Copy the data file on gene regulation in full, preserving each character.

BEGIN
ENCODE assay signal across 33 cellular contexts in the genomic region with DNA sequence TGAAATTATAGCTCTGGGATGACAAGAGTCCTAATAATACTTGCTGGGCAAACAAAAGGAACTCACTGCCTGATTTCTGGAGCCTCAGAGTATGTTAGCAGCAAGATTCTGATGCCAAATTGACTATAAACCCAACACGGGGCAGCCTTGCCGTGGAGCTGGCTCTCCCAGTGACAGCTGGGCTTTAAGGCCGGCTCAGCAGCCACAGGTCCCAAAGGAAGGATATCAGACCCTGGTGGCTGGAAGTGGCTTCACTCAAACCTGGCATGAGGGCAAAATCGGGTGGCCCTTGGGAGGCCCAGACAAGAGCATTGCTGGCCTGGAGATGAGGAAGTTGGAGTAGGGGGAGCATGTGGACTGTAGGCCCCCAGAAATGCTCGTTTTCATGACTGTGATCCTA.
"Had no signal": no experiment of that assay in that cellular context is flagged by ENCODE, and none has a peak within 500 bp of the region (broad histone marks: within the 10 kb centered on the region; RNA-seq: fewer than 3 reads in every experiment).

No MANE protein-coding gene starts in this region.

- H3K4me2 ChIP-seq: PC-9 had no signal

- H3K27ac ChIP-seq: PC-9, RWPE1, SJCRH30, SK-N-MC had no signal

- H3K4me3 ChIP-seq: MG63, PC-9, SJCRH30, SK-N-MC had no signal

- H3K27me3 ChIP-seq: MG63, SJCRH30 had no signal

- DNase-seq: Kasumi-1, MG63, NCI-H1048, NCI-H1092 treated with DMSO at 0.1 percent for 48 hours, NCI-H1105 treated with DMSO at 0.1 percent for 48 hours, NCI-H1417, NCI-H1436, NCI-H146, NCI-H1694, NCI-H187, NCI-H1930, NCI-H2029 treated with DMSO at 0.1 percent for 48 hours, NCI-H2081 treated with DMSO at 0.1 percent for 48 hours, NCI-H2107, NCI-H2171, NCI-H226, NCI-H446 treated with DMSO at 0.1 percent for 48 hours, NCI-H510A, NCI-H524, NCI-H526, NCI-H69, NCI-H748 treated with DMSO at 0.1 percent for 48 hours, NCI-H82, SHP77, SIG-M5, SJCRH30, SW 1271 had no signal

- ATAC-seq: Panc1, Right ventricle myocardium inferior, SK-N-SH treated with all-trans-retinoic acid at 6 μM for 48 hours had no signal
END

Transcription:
ENCODE assay signal across 33 cellular contexts in the genomic region with DNA sequence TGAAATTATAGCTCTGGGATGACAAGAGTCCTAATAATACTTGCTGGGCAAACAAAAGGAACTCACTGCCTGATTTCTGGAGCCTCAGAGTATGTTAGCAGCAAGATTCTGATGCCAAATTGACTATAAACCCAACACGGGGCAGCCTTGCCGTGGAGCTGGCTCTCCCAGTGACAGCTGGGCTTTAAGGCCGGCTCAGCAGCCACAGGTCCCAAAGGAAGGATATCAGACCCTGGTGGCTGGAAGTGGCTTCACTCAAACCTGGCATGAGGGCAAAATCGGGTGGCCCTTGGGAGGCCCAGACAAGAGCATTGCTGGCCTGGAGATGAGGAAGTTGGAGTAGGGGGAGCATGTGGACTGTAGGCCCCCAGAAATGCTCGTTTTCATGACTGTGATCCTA.
"Had no signal": no experiment of that assay in that cellular context is flagged by ENCODE, and none has a peak within 500 bp of the region (broad histone marks: within the 10 kb centered on the region; RNA-seq: fewer than 3 reads in every experiment).

No MANE protein-coding gene starts in this region.

- H3K4me2 ChIP-seq: PC-9 had no signal

- H3K27ac ChIP-seq: PC-9, RWPE1, SJCRH30, SK-N-MC had no signal

- H3K4me3 ChIP-seq: MG63, PC-9, SJCRH30, SK-N-MC had no signal

- H3K27me3 ChIP-seq: MG63, SJCRH30 had no signal

- DNase-seq: Kasumi-1, MG63, NCI-H1048, NCI-H1092 treated with DMSO at 0.1 percent for 48 hours, NCI-H1105 treated with DMSO at 0.1 percent for 48 hours, NCI-H1417, NCI-H1436, NCI-H146, NCI-H1694, NCI-H187, NCI-H1930, NCI-H2029 treated with DMSO at 0.1 percent for 48 hours, NCI-H2081 treated with DMSO at 0.1 percent for 48 hours, NCI-H2107, NCI-H2171, NCI-H226, NCI-H446 treated with DMSO at 0.1 percent for 48 hours, NCI-H510A, NCI-H524, NCI-H526, NCI-H69, NCI-H748 treated with DMSO at 0.1 percent for 48 hours, NCI-H82, SHP77, SIG-M5, SJCRH30, SW 1271 had no signal

- ATAC-seq: Panc1, Right ventricle myocardium inferior, SK-N-SH treated with all-trans-retinoic acid at 6 μM for 48 hours had no signal